That mammoth subsidy would cost taxpayers $100 million each year if it is approved by Congress, presuming only 10,000 new-technology autos are sold each year.
But the administration wants to get 1 million new-tech autos on the road by 2015. The subsidy cost of that goal could reach $10 billion.
The planned giveaway will likely prompt populist protests from GOP legislators, but it will likely also will be welcomed by auto-industry workers in the critical swing state of Michigan.
That welcome is critical for President Barack Obama, who is touting his support for blue-collar manufacturing programs to help offset his low public approval ratings.
The new subsidy level represents a 33 percent jump from the current $7,500 government payout for each Volt buyer, even though the Volt's buyers are already among the wealthiest Americans. It will be offered to buyers of any new-technology autos, including battery-powered autos and cars powered by natural gas, said a White House official.
The extra money for wealthy buyers will be borrowed funds, eventually paid off by future taxpayers in all income brackets.
Pennsylvania Republican Rep. Mike Kelly, who owns a Chevy dealership, has already introduced legislation to end the auto subsidies. "The nation is $15.2 trillion in debt and climbing, so we've got to be a lot more careful about how we spend the money," he told The Daily Caller in January.
The bill, he said, will also help citizens recognize the money-losing crony-capitalist deals between Democratic legislators and business interests, such as Chevy, he said. "How do we get this crony capitalism across to the voters? We tell them, 'Folks, this is your money, not the administration's money. … It's being thrown around by this president. … It's not a good investment, and there's no positive return on it."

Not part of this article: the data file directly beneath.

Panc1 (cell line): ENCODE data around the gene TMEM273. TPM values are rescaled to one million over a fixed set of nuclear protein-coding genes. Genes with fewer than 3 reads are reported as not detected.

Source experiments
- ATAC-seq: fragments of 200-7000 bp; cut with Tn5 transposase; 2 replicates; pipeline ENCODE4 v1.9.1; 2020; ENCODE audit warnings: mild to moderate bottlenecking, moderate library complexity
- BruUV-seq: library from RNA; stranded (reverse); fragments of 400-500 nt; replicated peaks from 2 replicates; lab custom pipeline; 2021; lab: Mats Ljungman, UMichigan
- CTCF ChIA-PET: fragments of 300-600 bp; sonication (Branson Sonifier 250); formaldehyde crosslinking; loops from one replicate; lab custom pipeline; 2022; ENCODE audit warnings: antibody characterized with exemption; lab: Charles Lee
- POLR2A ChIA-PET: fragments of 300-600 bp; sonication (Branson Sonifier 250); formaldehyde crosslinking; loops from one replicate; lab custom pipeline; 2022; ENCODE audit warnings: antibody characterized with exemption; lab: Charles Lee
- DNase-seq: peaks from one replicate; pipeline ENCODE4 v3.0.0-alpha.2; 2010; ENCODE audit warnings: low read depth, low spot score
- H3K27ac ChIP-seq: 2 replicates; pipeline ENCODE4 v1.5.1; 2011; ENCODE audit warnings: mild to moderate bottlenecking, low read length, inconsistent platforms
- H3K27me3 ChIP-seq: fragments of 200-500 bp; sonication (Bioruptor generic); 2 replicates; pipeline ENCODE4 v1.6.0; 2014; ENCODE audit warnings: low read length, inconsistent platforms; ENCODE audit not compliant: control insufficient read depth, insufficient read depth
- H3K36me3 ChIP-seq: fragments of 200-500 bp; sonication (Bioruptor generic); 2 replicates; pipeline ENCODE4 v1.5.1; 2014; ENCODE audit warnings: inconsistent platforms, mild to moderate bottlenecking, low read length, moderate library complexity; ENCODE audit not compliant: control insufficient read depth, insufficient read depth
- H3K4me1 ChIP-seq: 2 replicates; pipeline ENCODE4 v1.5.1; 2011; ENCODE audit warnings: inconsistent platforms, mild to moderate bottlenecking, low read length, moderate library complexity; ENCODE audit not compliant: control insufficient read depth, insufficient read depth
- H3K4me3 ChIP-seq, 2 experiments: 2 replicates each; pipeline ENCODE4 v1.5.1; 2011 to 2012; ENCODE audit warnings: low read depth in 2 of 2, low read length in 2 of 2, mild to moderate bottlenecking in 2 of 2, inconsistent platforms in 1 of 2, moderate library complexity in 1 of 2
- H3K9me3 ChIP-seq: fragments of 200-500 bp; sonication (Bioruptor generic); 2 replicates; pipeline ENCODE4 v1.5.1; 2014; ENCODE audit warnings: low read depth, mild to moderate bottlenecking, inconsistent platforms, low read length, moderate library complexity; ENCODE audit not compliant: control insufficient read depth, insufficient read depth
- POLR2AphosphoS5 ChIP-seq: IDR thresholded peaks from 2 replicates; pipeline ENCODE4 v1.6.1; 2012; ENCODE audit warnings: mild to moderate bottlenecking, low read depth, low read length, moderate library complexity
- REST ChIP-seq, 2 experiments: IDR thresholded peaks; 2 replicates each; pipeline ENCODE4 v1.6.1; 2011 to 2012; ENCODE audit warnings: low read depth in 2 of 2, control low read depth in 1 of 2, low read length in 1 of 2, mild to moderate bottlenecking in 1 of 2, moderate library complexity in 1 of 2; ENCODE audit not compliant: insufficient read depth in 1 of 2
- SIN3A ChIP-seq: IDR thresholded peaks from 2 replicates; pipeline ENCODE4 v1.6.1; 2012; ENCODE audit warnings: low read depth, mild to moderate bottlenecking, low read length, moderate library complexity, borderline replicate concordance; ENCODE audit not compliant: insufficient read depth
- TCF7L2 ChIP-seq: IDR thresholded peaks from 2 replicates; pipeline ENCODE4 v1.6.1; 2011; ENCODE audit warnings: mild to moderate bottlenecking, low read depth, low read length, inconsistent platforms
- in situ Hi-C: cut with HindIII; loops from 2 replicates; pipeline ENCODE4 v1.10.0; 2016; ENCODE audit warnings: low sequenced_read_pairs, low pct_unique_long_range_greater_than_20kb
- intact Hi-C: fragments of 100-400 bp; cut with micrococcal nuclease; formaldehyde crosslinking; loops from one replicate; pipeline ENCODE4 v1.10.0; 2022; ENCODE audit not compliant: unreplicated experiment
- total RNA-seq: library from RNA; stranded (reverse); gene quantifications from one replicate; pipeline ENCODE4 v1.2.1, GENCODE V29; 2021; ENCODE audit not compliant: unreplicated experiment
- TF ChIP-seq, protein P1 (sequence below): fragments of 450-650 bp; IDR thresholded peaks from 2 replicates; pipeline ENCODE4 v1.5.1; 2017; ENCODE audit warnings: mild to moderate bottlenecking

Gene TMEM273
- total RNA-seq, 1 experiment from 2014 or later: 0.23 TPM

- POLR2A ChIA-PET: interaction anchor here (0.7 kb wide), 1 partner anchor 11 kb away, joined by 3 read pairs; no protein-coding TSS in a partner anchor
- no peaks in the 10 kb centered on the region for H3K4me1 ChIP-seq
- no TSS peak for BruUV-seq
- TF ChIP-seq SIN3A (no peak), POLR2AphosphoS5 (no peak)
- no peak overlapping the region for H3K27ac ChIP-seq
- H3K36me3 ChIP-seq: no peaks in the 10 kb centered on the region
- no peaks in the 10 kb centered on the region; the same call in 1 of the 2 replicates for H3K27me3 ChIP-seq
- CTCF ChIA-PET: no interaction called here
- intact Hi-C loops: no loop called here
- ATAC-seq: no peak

For example, even with the $7,500 rebate for each buyer, Chevy sold only 7,671 Volts in 2011, far below the target of 10,000 earlier touted by company officials. Last month Nissan made the 10,000th sale of its all-electric Leaf model.
The average income of the Chevy Volt's buyers is $170,000 per year, according to General Motors CEO Dan Akerson. "Some of them — I think roughly half — are either [Toyota] Prius or BMW owners," Akerson said in a Dec. 16 interview with the Associated Press.
That high income puts the Volt's buyers in the top 7 percent of households, according to census data, and slightly above the rankings held by households with BMWs, Lexuses or Cadillacs.
The average income of BMW buyers is nearly $170,000, according to a May 2010 article in Bloomberg Business Week.
Cadillac buyers earn almost $130,000, and Lexus buyers take home an average of $141,000. Only Mercedes-Benz drivers earn more than Volt drivers, an average of $174,000 per year.
The extra subsidy is buried in President Barack Obama's request for the 2013 budget, but was briefly described by White House economic chief Gene Sperling during a White House briefing today.
"We give consumers the incentive to buy these cars, he said, adding that the credit would be $10,000 per auto.
The budget document, titled "Investing in Our Future," includes a goal of putting "One Million Advanced Technology Vehicles on the Road by 2015."
To reach this goal, the budget "continues to support electric vehicle manufacturing and adoption in the United States through new consumer rebates, investments in R&D, and competitive programs to encourage investment in advanced vehicle infrastructure," says the document.
Read more: http://dailycaller.com/2012/02/13/obama-hikes-subsidy-to-wealthy-electric-car-buyers/#ixzz1mJaAdVcW